7 Keys to A Successful E-Book

Ready to increase your income with an E-book that puts your valued expertise at the fingertips of your potential clients?

Looking for a little inspiration?  Watch this video.


The purpose of your e-book is to provide valued information that your reader is willing to download right now. Make sure your content delivers the goods—and avoid overt promotion that distracts your reader. Of course at the end you’ll want to include a call to action—your reader understands that and may likely be anticipating it. To strengthen that call, include a short bio that reminds your reader of your expertise.ebook3


 Your subject should be well-defined and fit into the scope of your expertise. That means not too broad (nutrition) or too narrow (ten pages on how your metabolism processes fat). Even though you may be tempted to include lots of cool other stuff, eliminate content that is not specific to your purpose and focus.

You’re not expected to review the whole field or repeat information that is commonly known or has already been extensively written about. One very effective method: Make a list of questions your E-book is going to answer or address. Then write out the answers or solutions briefly and use that document to develop your outline.


People aren’t just looking for information; they want your expert point-of-view and the benefit of your experience. If it’s appropriate to your subject, go ahead and put on a little attitude. You don’t have to hide or soften your opinions behind academic or formal language. Speak in your authentic voice. This is especially important in naming conventions: title, chapter names, and subheads.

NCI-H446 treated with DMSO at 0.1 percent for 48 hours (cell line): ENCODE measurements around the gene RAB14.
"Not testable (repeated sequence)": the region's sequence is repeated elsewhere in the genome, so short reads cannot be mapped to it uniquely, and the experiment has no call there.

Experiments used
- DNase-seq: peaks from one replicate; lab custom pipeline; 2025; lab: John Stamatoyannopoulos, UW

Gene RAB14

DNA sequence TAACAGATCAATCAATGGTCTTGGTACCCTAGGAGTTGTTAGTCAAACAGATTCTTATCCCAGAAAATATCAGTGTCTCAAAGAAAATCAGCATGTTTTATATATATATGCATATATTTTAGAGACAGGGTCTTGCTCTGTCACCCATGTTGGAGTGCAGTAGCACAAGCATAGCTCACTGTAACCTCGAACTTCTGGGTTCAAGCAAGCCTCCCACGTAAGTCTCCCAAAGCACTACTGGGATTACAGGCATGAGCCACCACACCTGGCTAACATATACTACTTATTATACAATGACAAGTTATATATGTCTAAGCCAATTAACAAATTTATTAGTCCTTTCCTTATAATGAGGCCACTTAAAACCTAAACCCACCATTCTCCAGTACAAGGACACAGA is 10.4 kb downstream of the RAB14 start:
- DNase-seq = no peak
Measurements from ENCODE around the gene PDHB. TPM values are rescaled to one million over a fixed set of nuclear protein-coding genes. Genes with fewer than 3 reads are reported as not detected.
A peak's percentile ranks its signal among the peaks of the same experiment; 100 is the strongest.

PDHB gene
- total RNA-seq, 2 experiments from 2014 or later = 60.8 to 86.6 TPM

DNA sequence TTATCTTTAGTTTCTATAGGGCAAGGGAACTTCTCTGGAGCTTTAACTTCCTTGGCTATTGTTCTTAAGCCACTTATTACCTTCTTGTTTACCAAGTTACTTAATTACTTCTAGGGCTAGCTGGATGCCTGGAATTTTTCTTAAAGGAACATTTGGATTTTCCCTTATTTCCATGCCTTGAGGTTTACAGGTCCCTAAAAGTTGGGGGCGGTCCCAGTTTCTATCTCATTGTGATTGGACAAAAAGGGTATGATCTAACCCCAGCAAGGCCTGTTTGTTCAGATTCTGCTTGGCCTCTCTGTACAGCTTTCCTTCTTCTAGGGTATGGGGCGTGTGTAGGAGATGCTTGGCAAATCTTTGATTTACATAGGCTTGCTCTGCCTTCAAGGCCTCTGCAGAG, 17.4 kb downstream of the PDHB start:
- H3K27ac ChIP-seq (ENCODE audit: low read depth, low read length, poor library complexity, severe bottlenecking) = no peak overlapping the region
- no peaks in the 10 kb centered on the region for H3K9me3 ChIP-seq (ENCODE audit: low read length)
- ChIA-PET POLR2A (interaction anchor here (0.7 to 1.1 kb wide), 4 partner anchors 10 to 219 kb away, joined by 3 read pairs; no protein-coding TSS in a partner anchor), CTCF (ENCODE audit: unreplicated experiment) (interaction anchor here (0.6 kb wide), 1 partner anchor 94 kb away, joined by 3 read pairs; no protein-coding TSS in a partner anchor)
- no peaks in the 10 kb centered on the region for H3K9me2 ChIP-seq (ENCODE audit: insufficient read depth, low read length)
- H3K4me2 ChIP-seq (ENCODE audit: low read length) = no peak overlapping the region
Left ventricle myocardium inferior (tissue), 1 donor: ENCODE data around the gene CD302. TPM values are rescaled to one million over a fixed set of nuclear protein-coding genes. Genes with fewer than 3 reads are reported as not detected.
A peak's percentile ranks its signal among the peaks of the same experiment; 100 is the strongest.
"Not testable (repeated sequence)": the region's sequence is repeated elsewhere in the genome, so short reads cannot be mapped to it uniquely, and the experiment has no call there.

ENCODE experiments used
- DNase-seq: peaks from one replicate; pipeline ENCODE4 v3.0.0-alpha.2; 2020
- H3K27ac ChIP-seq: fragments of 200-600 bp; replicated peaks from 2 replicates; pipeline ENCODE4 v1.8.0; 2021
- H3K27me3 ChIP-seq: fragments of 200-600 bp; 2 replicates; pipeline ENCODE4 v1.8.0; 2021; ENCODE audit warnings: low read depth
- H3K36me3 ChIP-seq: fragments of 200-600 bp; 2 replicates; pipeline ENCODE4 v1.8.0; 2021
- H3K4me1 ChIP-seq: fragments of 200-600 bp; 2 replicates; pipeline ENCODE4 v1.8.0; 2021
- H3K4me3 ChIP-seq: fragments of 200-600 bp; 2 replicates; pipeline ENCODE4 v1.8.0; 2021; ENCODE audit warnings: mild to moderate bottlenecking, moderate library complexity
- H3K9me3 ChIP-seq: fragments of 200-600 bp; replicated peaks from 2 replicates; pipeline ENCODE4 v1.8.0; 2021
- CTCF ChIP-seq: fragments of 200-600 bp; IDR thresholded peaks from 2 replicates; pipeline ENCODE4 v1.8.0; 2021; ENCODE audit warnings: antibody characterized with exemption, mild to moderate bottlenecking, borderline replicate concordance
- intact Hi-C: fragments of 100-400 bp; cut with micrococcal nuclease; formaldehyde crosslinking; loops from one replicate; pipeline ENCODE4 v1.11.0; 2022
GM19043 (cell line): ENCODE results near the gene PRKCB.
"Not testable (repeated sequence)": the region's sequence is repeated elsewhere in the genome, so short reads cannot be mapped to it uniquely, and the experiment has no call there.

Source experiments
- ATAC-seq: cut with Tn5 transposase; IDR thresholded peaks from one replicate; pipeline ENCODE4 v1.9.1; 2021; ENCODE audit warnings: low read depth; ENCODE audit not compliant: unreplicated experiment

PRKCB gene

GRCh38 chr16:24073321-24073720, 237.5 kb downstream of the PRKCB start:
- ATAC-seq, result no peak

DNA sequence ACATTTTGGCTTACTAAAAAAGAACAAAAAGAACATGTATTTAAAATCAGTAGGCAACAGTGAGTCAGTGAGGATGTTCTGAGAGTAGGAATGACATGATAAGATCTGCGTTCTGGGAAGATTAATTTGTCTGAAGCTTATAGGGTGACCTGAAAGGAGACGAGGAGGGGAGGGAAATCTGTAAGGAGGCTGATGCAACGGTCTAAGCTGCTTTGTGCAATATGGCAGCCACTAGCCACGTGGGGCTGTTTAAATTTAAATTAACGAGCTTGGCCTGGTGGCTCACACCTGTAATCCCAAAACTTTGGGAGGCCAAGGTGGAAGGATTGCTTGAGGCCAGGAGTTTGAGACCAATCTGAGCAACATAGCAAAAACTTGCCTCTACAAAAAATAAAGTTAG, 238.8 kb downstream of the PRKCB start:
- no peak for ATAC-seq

Authority means two things. First: Claim your expertise unapologetically. Second, back it up. With facts, research, examples, case studies.

Although not all successful e-books do this, I recommend that you include a bibliography of your significant sources and references. Another tip: Minimize self-referential statements that interrupt the flow of content, such as, explaining how you named your book or making an announcement about what you’re going to tell your reader in a later chapter. (That’s what the TOC is for, right?)


Give your e-book a high RQ—READABILITY QUOTIENT (a scoring system I learned for editing manuscripts). No matter how interesting and compelling your content is, if it’s not accessible it won’t be read. Period.

Follow the guidelines below and you’ll guarantee your readers easy access to your wisdom and knowledge. (Of course, there are always exceptions to any rules, but why not give them a chance before you decide they might not apply to your e-book?)

  • Keep your sentences short (25-30 words) and your paragraphs (65-85 words).
  • Vary your sentence structure and length.
  • Speak in a conversational voice.
  • Avoid overly technical and formal language.
  • Break up long chunks of text with subheads, bulleted lists, and graphics.


It’s a known phenomenon among editors that most writers (professional and amateur) tend to warm up on the page, instead of off stage like runners or actors. Often the first few paragraphs or even pages are a preamble to the ‘real’ beginning.  A running start is not necessary or recommended; you will lose your reader. Just jump in and don’t make the mistake of saving the best to last. Give it to us up front and then we’ll want to keep reading.


People remember stories and they generally forget statistics. (There’s a statistic about that somewhere.)  So throughout your e-book and especially as you approach your crucial point, consider using stories to make a strong imprint in your reader’s mind. When you use narrative techniques—examples, anecdotes, stories—your readability quotient doubles, maybe even triples.

Now if you haven’t watched the video, go back and take a look.

Post a Reply

Your email address will not be published.